Below is a weekly update from our Chief Investment Officer, Dr. Scott Lummer. He co-hosts an audio segment entitled “Market Matters.” In this week's show, Scott discusses the impact of inflation on investors. He analyzes the impacts of inflation on both equities and bonds, differentiating between various types of bonds. He describes why inflation has a greater impact on retirees, and provides specific strategies that investors can use to protect their portfolio against the impact of inflation. Each week he covers a different piece of investment news focusing on recent events in the capital markets, and relates them to Savant Investment Group’s perspective on investing.
Daphne: Welcome to Market Matters, a weekly discussion about investing in today’s capital markets. I’m Daphne Feng and, as always, I’m joined by the Chief Investment Officer of Savant Investment Group, Dr. Scott Lummer. Scott, I know one key economic indicator you focus on is the inflation rate. How does inflation affect investors?
Scott: There are two impacts of inflation to consider – the effect on portfolio values, and the effect on portfolio needs. The effect on needs is particularly important.
Daphne: Are there types of investors for which the effect on portfolio needs are particularly important?
Scott: The most obvious group are retirees because they aren’t going to make contributions to that portfolio. So an inflation increase means the retiree’s needs will go up, without a possibility to adjust contributions.
Daphne: Won’t inflation also affect portfolio needs for people who are not yet in retirement?
Scott: Yes, but they are still able to make contributions to their portfolio. Moreover, at least in theory, their salaries should be going up as well because of inflation. That might mean they are able to make more contributions without affecting their lifestyle.
Daphne: What about portfolio values?
Scott: Inflation will affect various components of a portfolio differently. The most obvious impact is on bonds. When inflation picks up, interest rates naturally rise, because investors demand a higher interest rate to compensate them for the loss of purchasing power. Hence, values on bonds will tumble.
Daphne: Does inflation affect all bonds equally?
Scott: No. It will affect longer term bonds the most, because the farther out the interest and principal payment on the bonds, the more their purchasing power is diminished. That is why we seldom don’t recommend long-term bonds for most investors’ portfolios.
Daphne: What about stocks?
Scott: In theory, stock market values are impacted by current and future expected company profits. So inflation should not impact the overall stock market because inflation affects both corporate revenues and expenses. As long as inflation is moderate, inflation might actually be good for stocks, because slightly higher inflation rates are typically associated with higher economic growth.
Daphne: So inflation is not bad for the stock market?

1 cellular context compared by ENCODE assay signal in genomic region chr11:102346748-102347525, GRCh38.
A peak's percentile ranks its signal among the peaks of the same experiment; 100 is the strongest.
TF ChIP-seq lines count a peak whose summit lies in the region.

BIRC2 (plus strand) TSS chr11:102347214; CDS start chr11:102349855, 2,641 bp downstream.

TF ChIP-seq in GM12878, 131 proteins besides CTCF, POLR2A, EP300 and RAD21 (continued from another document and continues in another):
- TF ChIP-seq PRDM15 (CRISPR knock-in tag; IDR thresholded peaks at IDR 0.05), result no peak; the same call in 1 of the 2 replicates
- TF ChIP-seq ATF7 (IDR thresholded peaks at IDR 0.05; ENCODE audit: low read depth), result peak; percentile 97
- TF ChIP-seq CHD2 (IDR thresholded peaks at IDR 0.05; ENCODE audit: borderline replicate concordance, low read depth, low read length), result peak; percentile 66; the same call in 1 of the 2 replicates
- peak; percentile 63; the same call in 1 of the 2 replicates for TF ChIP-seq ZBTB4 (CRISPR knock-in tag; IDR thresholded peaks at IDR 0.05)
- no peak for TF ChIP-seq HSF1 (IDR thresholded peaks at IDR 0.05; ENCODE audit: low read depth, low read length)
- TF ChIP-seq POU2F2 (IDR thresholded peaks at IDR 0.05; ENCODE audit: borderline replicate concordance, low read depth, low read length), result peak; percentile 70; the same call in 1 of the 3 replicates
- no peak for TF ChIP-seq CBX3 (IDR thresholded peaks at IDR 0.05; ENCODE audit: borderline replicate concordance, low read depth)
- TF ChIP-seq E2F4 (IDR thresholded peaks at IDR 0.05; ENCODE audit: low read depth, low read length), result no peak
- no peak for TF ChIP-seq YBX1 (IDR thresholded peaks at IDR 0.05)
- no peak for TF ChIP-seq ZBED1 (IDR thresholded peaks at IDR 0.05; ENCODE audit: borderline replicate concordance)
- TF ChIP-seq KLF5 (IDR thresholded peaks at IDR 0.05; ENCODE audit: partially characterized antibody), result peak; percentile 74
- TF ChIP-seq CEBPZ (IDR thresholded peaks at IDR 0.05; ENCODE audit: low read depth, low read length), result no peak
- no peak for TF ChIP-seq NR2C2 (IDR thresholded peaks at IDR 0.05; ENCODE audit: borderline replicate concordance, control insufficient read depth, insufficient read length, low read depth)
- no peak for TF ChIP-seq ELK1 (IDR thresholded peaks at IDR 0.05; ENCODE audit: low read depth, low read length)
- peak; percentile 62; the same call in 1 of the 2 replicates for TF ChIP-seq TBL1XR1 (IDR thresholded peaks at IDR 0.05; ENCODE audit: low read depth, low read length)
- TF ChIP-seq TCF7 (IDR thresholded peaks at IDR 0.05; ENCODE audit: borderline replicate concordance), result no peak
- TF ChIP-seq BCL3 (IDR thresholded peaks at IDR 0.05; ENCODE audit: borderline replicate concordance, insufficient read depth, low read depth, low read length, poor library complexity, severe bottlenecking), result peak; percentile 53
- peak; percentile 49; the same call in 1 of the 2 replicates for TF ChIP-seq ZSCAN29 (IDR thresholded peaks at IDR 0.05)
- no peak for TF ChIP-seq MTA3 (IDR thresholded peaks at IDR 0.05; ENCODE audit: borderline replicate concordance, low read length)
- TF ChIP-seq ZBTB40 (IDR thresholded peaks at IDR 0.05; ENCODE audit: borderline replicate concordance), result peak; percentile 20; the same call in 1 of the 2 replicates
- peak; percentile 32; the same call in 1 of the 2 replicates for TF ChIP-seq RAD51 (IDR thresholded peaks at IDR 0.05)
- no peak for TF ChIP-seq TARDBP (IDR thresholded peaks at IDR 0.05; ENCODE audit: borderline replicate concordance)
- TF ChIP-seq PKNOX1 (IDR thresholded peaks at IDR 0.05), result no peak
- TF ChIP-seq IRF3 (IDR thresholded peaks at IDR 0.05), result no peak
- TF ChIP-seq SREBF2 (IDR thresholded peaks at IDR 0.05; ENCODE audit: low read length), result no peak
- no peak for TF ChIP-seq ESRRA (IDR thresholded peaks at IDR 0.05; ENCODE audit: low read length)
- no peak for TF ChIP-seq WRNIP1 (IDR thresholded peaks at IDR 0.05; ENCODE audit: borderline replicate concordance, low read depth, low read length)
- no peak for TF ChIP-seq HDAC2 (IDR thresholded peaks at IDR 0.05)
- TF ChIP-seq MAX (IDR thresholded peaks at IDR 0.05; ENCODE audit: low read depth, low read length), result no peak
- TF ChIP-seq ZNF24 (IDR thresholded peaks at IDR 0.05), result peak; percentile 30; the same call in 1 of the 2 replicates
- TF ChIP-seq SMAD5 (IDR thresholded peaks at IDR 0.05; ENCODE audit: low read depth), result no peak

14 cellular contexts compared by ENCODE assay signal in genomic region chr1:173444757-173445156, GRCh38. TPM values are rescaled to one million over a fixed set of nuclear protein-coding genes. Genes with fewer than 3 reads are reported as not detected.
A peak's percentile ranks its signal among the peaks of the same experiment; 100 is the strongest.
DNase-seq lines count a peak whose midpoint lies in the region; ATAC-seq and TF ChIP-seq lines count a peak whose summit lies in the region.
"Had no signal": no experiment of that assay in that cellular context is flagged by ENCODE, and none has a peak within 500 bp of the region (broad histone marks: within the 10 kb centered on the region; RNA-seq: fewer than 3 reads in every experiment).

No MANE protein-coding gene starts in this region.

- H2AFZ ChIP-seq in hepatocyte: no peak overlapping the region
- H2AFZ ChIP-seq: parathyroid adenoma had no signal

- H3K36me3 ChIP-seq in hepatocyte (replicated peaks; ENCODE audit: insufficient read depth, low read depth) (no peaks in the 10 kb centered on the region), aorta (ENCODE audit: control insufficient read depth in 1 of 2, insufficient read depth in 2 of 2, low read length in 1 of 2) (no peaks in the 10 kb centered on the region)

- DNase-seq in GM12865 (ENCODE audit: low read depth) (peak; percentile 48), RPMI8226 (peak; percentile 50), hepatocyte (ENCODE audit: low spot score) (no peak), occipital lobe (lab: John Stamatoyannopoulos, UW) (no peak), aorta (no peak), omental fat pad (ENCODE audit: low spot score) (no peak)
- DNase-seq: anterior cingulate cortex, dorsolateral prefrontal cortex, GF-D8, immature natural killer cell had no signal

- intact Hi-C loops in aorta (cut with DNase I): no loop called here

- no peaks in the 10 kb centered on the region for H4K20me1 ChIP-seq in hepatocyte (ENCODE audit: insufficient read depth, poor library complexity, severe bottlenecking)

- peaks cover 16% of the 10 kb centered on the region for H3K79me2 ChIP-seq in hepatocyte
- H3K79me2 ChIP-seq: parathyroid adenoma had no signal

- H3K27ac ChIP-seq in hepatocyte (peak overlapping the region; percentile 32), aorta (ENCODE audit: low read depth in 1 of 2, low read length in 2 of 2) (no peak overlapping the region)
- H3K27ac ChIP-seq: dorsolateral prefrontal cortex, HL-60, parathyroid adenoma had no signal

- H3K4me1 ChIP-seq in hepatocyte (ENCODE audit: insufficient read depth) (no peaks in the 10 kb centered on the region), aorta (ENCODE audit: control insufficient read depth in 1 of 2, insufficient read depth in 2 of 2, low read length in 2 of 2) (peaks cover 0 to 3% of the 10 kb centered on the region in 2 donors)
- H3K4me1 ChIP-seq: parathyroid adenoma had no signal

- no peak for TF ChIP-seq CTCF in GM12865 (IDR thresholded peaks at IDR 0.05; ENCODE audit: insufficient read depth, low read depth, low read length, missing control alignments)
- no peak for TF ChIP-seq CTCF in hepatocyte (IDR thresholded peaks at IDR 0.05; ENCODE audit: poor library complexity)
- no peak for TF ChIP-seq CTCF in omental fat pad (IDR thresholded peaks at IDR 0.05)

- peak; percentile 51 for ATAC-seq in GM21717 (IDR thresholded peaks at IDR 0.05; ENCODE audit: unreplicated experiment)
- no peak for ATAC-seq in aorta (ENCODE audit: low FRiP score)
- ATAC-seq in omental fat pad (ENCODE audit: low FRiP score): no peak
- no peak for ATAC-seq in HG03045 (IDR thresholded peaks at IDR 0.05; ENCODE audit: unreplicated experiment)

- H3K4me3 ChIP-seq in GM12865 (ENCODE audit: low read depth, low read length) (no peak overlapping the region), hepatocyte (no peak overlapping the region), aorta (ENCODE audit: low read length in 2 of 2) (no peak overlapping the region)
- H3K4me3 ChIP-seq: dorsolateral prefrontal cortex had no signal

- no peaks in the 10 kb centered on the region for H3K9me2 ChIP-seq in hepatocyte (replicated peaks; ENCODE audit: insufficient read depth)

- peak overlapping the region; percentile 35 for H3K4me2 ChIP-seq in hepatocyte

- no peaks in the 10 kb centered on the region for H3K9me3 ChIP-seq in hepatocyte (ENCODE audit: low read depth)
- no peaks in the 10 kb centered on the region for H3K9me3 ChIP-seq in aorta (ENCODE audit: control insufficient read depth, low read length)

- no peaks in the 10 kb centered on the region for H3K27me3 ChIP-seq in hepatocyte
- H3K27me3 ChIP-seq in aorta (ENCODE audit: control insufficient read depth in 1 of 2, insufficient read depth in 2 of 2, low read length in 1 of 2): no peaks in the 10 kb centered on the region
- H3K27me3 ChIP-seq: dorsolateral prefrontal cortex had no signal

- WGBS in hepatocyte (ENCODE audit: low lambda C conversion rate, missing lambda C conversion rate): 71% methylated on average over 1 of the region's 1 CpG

Scott: Again, as long as inflation is moderate. Over the past 30 years, stock market returns have been higher during periods of higher inflation than lower inflation. But, inflation has never been more than 6% over the past 30 years.
Daphne: You have qualified your answer a couple of times, as long as inflation is moderate? What if inflation is high?
Scott: In 1973 because of the Arab Oil Embargo, and in the late 70s because tensions in Iran, oil prices shot up, causing double digit inflation in the U.S. Such a rapid increase in prices is bad for the economy, so in those cases the stock market declined in value. However, it’s unlikely that we will see anything near those inflation levels in the foreseeable future. So at present levels, stocks seem to be a good hedge against inflation.
Daphne: So it seems that one way to protect against inflation is to have a large allocation to stocks.
Scott: That’s right. But that makes things very difficult for retirees. As we discussed before, they have the greatest need to protect their portfolios from inflation, which would suggest they should have a lot of equities. But they are also concerned about overall volatility, and stocks are much more volatile than bonds. That puts them in a difficult position
Daphne: So how should retirees protect themselves for inflation?
Scott: There are four things retirees should consider. First, they need to have some allocation to equities, even though they’re more volatile – some equities are needed for growth and an inflation hedge. Second, their bond portfolio should be diversified across different types of bonds – Treasury bonds, investment grade corporates, high yield, even some emerging market bonds, and maybe some municipals. Third, they should have a portion of their portfolio in short-term bonds – the prices of those bonds do not fluctuate as much with inflation. Finally, in doing retirement planning, they should factor in a cushion to allow for a rise in inflation.
Daphne: I’m surprised you haven’t mentioned TIPS – or Treasury Inflation Protected
Scott: The concept of TIPS is ideal – to provide bonds with low credit risk because they’re backed by the government but provide greater principal if inflation increases, thereby stabilizing the volatility of the bond. However, the mechanism through which they supposedly keep pace with inflation seems less than satisfactory. There are times when TIPS have had greater volatility than corresponding Treasury bonds. I feel more comfortable using shorter maturity bonds than TIPS.
Daphne: And that’s Market Matters. Thank you Scott and thanks to all of you for listening. Please join us next week when Scott and I will talk about indexes.